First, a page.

Published in Nonprofits

Goodwill execs leverage business experience to drive results

BY Sunday, May 27, 2018 09:53am

A more business-minded approach is helping Goodwill affiliates in West Michigan achieve and maintain healthy profits while remaining true to their nonprofit missions.

to their nonprofit missions. Goodwill organizations in Battle Creek, Grand Rapids and Kalamazoo each are operating with overheads of 10 percent or less, while proactively acting on opportunities to bolster their retail operations. They’ve also become more entrepreneurial in their approach to adding programs and services that will maintain their solvency and their ability to meet the needs of those who seek their services.

This is due in large part to the leaders of these affiliates, two of whom previously worked in the for-profit sector. Ken Bauer, president and CEO of Battle Creek-based Goodwill Industries of Central Michigan’s Heartland Inc. formerly worked as a banker, and John Dillworth, president and CEO of Goodwill Industries of Southwest Michigan in Kalamazoo, was a former executive with Kellogg Co.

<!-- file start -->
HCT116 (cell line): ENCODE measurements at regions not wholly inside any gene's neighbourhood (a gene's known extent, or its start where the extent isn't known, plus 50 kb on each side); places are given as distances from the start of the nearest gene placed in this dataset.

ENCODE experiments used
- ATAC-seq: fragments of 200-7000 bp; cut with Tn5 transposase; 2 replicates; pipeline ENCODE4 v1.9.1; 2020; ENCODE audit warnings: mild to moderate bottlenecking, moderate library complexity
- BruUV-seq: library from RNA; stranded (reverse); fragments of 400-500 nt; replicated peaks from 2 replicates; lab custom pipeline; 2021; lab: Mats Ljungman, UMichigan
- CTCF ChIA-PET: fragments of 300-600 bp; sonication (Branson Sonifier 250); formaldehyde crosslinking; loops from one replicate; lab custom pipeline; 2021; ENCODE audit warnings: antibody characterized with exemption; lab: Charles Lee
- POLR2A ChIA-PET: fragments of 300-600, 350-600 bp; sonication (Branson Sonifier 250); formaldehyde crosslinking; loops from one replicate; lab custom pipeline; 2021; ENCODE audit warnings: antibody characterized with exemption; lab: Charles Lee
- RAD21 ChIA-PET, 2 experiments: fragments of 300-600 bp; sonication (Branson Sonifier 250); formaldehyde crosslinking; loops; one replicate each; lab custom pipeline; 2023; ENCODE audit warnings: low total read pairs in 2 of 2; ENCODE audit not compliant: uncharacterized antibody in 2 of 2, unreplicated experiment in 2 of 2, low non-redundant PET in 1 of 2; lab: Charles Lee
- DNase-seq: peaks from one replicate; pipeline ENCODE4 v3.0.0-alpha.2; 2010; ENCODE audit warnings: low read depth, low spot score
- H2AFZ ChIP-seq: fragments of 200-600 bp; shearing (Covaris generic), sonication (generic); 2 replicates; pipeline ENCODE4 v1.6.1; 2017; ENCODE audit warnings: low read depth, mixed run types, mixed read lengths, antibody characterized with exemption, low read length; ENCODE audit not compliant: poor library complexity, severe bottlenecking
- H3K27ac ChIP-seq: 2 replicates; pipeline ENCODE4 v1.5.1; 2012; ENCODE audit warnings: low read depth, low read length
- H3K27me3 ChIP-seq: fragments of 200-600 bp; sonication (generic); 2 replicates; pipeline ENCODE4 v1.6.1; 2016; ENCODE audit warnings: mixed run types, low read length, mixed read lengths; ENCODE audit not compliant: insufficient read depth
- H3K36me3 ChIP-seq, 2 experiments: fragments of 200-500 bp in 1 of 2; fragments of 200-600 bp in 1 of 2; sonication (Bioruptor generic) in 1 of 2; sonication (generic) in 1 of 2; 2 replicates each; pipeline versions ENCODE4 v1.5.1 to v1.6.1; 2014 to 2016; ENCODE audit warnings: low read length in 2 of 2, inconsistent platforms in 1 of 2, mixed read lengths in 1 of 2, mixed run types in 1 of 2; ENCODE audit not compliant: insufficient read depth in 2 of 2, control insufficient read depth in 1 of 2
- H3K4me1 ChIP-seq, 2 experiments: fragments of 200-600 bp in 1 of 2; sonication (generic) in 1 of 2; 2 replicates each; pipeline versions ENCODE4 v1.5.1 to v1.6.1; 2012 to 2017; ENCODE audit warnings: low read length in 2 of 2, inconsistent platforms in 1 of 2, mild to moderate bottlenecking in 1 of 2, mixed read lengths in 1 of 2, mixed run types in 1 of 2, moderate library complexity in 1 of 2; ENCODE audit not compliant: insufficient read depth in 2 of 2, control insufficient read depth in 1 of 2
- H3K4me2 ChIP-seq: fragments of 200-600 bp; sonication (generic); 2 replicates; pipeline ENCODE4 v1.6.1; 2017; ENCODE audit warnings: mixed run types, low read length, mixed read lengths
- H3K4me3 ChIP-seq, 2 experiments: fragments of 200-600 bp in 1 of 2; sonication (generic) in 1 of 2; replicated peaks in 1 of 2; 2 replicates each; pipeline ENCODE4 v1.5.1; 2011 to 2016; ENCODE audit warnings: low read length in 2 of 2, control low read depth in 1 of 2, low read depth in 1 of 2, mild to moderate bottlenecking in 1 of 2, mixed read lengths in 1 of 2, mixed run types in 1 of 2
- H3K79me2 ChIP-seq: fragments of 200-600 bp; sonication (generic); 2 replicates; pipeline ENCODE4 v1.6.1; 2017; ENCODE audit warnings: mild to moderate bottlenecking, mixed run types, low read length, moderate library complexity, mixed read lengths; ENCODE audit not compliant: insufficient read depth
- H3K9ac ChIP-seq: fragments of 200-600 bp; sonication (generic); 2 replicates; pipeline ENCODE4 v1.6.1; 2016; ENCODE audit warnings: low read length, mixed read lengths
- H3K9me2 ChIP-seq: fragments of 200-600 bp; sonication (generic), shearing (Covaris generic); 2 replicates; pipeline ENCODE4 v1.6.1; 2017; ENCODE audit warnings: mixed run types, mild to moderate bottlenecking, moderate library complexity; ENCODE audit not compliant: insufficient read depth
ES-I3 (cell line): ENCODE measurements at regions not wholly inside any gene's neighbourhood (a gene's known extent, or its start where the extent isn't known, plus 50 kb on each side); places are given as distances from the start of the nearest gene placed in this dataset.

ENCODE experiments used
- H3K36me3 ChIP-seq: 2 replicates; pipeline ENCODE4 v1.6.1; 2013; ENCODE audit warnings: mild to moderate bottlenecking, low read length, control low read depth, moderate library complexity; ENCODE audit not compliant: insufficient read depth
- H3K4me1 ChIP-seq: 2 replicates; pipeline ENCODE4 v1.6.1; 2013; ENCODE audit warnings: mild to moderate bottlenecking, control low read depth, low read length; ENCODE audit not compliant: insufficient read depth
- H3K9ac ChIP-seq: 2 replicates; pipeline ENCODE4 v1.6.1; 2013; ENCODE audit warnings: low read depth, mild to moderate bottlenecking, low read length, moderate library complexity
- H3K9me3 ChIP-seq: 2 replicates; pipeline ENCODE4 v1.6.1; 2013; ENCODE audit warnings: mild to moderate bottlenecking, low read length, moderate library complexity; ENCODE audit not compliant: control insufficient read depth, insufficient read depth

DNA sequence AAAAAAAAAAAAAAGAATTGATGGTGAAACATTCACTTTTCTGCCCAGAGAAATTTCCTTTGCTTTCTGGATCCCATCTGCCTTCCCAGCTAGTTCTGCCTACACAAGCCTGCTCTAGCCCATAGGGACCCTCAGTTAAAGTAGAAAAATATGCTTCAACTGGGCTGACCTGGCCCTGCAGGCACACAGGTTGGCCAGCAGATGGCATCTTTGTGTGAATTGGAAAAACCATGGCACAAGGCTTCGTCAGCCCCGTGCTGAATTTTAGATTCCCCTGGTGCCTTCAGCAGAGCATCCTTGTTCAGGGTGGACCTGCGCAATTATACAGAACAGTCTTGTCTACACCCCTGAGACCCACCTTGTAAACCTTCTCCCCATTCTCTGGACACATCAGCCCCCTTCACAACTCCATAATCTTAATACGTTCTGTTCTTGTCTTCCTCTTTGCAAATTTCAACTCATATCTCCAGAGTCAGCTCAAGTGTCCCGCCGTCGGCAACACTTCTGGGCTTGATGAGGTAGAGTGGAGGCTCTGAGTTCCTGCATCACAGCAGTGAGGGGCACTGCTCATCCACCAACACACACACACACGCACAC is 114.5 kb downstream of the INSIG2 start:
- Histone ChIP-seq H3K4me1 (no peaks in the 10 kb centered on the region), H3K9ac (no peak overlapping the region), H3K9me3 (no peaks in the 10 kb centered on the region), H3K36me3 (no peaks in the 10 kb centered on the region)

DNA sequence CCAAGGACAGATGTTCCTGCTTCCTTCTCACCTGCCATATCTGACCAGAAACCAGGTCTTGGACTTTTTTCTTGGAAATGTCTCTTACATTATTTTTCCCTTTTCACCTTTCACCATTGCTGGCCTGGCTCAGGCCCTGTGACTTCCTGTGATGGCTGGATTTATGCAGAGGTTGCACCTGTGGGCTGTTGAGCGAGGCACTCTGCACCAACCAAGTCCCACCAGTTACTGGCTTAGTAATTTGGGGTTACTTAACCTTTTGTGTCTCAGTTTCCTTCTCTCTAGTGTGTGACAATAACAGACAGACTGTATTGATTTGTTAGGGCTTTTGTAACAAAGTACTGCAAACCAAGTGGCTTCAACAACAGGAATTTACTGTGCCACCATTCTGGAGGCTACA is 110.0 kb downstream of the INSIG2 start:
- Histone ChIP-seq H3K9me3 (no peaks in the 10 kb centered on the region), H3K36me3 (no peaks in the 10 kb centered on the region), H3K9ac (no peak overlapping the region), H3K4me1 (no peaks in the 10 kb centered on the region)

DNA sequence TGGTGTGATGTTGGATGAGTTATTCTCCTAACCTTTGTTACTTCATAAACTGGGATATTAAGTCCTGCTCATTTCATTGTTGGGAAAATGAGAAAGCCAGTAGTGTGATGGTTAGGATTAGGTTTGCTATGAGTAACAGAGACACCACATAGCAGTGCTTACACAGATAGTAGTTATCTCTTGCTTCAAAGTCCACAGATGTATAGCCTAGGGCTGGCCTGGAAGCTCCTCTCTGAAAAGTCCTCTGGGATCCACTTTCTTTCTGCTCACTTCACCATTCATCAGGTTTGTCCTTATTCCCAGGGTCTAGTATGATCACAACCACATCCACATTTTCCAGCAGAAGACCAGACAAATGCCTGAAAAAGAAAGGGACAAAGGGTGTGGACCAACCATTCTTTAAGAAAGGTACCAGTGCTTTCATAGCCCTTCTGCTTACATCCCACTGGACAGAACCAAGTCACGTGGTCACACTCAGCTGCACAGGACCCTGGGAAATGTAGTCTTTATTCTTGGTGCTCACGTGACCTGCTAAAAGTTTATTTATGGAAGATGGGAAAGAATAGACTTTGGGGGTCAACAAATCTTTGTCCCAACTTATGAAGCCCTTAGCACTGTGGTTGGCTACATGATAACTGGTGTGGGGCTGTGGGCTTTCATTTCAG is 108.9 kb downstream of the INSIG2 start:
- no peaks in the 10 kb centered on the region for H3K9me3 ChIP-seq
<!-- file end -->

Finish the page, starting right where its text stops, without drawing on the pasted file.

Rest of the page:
Meanwhile Kathy Crosby, president and CEO of Goodwill Industries of Greater Grand Rapids Inc., came up from within the organization through the accounting ranks.

Michael Montgomery, owner of Huntington Woods, Mich.-based Montgomery Consulting Inc., said the crossover of for-profit executives to the nonprofit sector has become an ongoing national trend at Goodwills and other organizations.

“The hiring processes of committees at nonprofits are beginning to function more like those in the outside world,” Montgomery said. “This opens up positions for people with the for-profit sector. There’s more moving around in general and this has opened up opportunities for people coming from a business background.”

Along with a looming number of leadership retirements in the nonprofit sector, Montgomery said for-profit professionals who have served in a volunteer capacity on nonprofit boards, as well as those with a military background, increasingly are filling the positions.

“It blows hot and cold,” he said. “Management ranks are getting thinned again so there’s surplus talent and the availability of people who are either out or feeling underchallenged.”

Bauer spent 30 years in the banking industry and served as the banker for Goodwill in a volunteer capacity. He said his previous experience gave him the opportunity to see how well-run companies achieved their goals and maintained their success. As a result, he has hired a number of people from the for-profit sector among his more than 185 employees.

“As a banker, I was able to see cultures that work and cultures that didn’t,” said Bauer, who joined Goodwill in 2009. “Goodwill is a very complicated little company. You need to know financially all of the things that affect this market.”

Bauer and Dillworth both operate their organizations with 8 percent overhead, while Crosby said she keeps hers at under 10 percent.